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Shock rise in number of violent sex assaults carried out by young

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Dr Cliona Saidlear

Dr Cliona Saidlear

Dr Cliona Saidlear

The number of young people committing sex attacks in Ireland is on the rise.

Studies show a growing trend of younger people committing sexual offences, which Rape Crisis Network Ireland legal director Caroline Counihan described as "concerning".

The number of defilement offences increased last year by 20pc.

"That jumped out at me as a big figure - a big rise in one year," she said.

"I think it means there are more people reporting the crime, and it makes me think there is more sexual activity being conducted against children, which is worrying.

"It could show there is more sexual violence happening among younger people. That's a concern."

Ms Counihan said rape crisis centres had reported an increase in cases of sexual violence.

"I had one centre which had very few reporting for a number of years and in the last six months the number has doubled," she said. "There's of course heightened awareness with the #MeToo movement.

"Gardai are saying they have also seen a dramatic spike in sexual assault reports in DPSU [Divisional Protective Services Units] areas."

The specialised units were set up to investigate sexual abuse and domestic violence cases.

The director of Rape Crisis Network Ireland said it found that nearly 40pc of children who were victims of sexual violence were abused by another child.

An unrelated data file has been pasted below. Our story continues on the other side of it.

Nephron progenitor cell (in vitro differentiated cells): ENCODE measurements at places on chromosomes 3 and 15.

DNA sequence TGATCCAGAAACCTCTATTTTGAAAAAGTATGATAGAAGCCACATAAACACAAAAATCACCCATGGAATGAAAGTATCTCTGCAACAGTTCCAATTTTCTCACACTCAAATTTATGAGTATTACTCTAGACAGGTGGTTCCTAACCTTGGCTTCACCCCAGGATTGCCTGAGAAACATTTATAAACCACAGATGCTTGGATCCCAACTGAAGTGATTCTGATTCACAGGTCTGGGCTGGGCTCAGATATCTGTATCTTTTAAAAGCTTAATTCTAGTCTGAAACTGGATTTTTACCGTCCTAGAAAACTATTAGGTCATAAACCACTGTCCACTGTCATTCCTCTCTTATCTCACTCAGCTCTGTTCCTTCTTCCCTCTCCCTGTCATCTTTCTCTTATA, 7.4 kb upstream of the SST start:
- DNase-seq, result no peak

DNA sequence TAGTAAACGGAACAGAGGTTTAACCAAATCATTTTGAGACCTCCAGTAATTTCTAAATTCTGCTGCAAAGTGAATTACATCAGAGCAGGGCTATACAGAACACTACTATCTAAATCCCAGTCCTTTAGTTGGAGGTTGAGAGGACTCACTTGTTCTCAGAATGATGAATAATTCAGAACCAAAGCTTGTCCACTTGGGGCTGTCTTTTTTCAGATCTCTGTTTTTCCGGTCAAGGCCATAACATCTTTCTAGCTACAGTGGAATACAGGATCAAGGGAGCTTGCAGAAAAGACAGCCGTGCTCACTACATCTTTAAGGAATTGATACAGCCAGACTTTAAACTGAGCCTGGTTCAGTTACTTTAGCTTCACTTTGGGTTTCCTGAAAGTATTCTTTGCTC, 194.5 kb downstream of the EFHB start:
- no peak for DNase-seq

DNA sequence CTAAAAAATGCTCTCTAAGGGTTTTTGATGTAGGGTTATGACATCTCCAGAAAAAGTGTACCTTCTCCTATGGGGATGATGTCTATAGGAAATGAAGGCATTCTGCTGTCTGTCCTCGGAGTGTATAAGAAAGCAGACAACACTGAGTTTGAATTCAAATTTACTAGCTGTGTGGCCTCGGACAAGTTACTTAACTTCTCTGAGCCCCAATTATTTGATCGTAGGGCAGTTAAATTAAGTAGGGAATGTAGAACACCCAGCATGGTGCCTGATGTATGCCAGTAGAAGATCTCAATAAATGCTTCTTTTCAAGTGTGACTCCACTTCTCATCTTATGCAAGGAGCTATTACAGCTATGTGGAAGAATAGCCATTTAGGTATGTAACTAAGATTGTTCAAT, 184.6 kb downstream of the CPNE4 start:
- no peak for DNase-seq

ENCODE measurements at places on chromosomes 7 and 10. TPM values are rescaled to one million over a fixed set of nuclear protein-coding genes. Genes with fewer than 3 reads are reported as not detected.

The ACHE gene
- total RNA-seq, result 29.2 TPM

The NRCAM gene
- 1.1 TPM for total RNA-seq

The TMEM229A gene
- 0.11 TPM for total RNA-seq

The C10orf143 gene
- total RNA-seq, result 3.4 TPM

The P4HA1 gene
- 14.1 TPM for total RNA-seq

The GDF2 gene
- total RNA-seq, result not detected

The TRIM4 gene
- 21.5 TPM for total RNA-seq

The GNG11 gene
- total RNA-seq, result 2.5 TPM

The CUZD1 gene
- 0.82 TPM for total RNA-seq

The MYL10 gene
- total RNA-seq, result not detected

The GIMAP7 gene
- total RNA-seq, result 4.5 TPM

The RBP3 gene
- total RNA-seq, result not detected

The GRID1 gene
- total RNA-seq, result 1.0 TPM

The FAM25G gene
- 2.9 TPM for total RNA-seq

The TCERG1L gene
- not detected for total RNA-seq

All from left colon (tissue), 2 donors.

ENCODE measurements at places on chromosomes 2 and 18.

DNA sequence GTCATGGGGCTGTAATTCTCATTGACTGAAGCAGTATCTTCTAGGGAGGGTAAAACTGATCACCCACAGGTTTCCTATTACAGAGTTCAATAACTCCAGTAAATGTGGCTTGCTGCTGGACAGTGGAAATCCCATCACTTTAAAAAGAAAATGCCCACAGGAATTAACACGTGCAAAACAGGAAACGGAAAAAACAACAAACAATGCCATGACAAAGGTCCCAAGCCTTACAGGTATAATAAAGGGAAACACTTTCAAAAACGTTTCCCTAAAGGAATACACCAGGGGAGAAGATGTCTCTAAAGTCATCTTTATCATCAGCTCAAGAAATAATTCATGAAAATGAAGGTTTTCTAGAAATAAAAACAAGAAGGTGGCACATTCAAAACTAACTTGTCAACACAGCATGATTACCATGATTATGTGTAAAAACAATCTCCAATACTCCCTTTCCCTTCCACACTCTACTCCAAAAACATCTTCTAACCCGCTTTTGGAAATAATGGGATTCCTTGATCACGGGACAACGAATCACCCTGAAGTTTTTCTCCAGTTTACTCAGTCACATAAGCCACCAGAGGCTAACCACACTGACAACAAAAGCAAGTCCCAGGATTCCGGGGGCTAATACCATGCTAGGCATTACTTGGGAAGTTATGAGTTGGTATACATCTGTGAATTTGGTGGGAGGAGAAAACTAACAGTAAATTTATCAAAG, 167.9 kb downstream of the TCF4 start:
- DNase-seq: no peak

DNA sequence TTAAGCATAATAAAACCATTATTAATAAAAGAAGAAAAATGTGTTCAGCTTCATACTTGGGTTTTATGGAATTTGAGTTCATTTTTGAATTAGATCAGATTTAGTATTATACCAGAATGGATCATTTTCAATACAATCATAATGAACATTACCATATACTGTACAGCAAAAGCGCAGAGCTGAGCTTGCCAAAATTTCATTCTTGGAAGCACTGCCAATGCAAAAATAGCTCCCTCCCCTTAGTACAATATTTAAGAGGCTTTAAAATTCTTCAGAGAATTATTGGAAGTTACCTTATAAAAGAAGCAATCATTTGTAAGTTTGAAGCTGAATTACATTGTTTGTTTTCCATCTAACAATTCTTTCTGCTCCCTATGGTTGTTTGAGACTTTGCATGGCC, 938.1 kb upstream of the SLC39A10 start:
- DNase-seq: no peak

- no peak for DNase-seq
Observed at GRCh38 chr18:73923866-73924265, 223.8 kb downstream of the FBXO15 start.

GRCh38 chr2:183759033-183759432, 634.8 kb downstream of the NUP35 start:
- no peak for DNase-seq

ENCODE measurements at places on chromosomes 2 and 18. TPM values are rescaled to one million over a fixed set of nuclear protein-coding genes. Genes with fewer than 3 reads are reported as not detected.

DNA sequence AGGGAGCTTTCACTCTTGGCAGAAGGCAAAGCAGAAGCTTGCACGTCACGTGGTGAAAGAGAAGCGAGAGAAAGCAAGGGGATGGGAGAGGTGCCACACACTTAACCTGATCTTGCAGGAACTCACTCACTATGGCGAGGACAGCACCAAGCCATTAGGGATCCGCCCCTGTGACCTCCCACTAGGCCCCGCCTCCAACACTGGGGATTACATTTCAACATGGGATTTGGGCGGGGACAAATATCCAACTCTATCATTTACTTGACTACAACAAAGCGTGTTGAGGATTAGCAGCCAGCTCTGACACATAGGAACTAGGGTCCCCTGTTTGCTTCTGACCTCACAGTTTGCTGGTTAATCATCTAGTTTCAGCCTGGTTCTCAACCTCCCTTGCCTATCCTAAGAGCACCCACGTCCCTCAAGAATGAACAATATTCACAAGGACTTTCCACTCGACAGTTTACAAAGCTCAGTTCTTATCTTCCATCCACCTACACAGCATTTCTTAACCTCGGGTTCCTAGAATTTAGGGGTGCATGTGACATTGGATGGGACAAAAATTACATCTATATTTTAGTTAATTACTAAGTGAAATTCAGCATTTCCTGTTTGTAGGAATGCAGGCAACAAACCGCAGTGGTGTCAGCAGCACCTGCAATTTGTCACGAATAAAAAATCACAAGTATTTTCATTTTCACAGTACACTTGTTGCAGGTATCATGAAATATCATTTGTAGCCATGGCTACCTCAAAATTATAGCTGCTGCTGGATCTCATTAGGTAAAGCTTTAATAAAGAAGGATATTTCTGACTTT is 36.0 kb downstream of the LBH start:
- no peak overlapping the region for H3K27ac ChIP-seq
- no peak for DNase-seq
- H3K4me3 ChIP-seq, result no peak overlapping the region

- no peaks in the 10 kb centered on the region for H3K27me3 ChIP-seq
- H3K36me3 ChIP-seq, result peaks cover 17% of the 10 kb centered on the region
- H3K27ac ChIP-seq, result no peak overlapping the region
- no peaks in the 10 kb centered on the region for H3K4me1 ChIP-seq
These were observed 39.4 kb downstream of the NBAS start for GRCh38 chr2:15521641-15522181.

Dr Cliona Saidlear said young girls needed to be made aware that young boys who sit with them in the classroom can also be a danger.

The Department of Education is currently carrying out a review of sex education and how consent is taught to schoolchildren.

Shifted

"They are doing a whole system review - they are not just looking at the curriculum content but are also looking at what happens in the corridor," Dr Saidlear said.

"It's about how the whole school responds and creates a safe place.

"Sex education around sexual violence is really about tools to help people around inappropriate behaviour and recognising behaviour in themselves.

"It has shifted that focus from stranger danger and that dirty old man kind of image we have.

"We really need to say that young boys can also be a danger to young girls. It isn't all just fun.

"The sexual violence being perpetrated mostly by young boys on young girls was being named all the time in the public discourse as Romeo and Juliet.

"We were telling girls who were being raped that it was romance gone wrong, that it was disapproved of by adults."

Last week, Health Minister Simon Harris confirmed sex assault treatment units (Satus) would receive an additional €500,000 in funding.

Following a policy review of the Satu services, the number of forensic nurse examiners will also rise from six to 15.

Dr Saidlear said dealing with sexual violence was "incredibly under-funded".

"One of the critical issues is around staff training and retention," she added.

"The whole area around sexual violence is incredibly under-funded, given the scale of the issue. It will be a long time before it will be enough."